China is the leading country in international adoption. What is the future of Chinese adoptions if the country changes its one child policy?

Reliable speculation, if there is such a thing anywhere and especially in China, suggests that China will soon begin to phase out the one child policy when the new government takes power next spring. Although most of us welcome the end of this draconian policy, it is reasonable to wonder how this change will affect international adoptions from China.

Scuttlebutt has it that any change will be phased in starting in selected provinces after the new government takes office in March 2013. The China Development Research Foundation (although not a governmental agency it is connected to the Chinese government) recommended that the family planning policy be changed to allow two children per family by 2015 and that all birth restrictions be lifted by 2020.

The one child policy was first introduced in 1979 as an attempt to rein in a population growth that seemed out of control and to improve China’s economy. China’s population had almost doubled in the previous 30 years going from 540 million to 960 million people. By all accounts, this policy has been successful at controlling China’s population and making way for the huge economic growth experienced in the last 30 years. The Chinese government claims that this policy has prevented the births of 400 million children and is partly responsible for lifting millions of Chinese out of poverty.

But at what human cost? Forced sterilizations and abortions, infanticide of baby girls, selective abortion of female fetuses, and abandonment of infant girls are all the legacy of the one child policy. And lest you think that these human right horrors are a thing of the past, think again. Approximately 7 million forced abortions still occur each year.  Just this summer news media throughout the world, including China, reported the case of 22 year old Feng Jianmei who had a forced abortion at 7 months.  Perhaps the only thing different now is that the family was brave enough to post pictures of the aborted fetus on the internet and that the Chinese media reported it.

The human cost of the one child policy extend beyond the human rights violations against women and girls. As a result of limiting births, China is now facing the problems of an aging population. Current estimates show that by 2050, 26% of China’s population will be over age 65, straining the economic and social fabric In a society without a governmental safety net to care for older citizens, the burden on these only children to assume full care of both parents is becoming a significant problem. Further, as Fareed Zakaria said in a CNN blog:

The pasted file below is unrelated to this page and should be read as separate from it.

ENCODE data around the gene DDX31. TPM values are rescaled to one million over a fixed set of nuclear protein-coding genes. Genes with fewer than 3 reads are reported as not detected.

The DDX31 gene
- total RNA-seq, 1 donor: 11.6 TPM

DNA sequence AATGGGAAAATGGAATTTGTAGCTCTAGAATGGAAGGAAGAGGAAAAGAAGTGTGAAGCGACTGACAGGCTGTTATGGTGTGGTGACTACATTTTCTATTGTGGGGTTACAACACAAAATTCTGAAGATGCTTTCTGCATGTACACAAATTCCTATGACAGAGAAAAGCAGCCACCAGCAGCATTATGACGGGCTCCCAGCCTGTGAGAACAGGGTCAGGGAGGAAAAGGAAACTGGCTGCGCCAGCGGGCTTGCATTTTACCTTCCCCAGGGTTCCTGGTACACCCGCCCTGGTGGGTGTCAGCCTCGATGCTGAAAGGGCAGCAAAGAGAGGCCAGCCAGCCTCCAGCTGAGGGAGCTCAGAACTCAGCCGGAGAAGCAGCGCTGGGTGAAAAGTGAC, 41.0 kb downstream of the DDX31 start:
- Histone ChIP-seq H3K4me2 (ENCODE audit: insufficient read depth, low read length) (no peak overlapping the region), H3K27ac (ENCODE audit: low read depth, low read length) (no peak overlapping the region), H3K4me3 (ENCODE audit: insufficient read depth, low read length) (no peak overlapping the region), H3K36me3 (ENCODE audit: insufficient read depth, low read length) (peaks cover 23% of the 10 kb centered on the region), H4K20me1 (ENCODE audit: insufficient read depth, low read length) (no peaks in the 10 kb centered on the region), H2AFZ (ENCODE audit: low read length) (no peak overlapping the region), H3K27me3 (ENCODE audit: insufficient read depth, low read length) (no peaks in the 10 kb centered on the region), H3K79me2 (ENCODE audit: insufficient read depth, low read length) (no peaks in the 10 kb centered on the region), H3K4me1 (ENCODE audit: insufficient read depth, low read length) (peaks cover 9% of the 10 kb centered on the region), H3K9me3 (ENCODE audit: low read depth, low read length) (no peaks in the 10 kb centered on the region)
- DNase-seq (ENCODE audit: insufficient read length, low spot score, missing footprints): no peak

The implications [of an aging population] are immense. China’s workforce will shrink – it will no longer be the world’s factory. All those older people will need to be supported – by their families or by the state. And China will likely need to import workers instead of exporting them – and China is not exactly an immigrant-friendly society. Societies with fewer young people become less dynamic, less risk-taking and less adventurous.

As the result of limiting female births, China is now facing the problems of a gender imbalance, with current estimates that there are 100 girls to 123 boys under the age of four. The implications are far reaching—too few women available for marriage and fewer care givers for aging parents. Also, countries with a larger percentage of young adult males are more prone to social instability, civil wars, and revolutions.

How Will Changes in One Child Policy Affect Chinese Adoptions Abroad

International adoptions from China were another unintended consequence of China’s one child policy. Even those of us who have children we adore adopted from China celebrate the change to China’s family planning policy.  But we can’t help but wonder how this change might affect international adoptions.

Some experts doubt that the change in policy will result in a Chinese population boom or a significant change in the family structure. Having just one child has become the norm in China. Many Chinese, especially in urban areas, now embrace this as the ideal since apartments are small, good education is expensive, and women have good work opportunities.  They also worry about the effects of overpopulation on China and credit the current policy for allowing the economic expansion and improved life styles.

Changes to the one child policy will not be as far reaching in any area, including international adoptions, as some might expect because the policy applies to fewer people than many realize. Exceptions to the one child policy have been made for minorities, rural residents and couples where one of the parents is an only child. The reality is that in 2012 only about 36 percent of China’s population is legally bound to have only one child.

The truth is that no one knows what is going to happen with adoptions from China. There has already been a seismic shift in the last several years. Practically speaking Chinese international adoptions are limited to special needs adoptions. The current wait for a “healthy” baby can exceed five years, so few people apply. Special needs adoptions are, however, going strong.

While it is probably true that some parents abandon a child with a handicap or disease because they need/want their one child to be a healthy child, many parents abandon their sick or handicapped children because they cannot afford treatment, and they believe the child will be better off in governmental care. A change to the family planning policy is not likely to have much impact on this. I suspect that economic improvements, fewer people living in poverty, and improved access to health care would have a greater impact. What do you think?

Watch this video by Fareed Zakaria for more information on the one child policy.


Image credit: BWH2010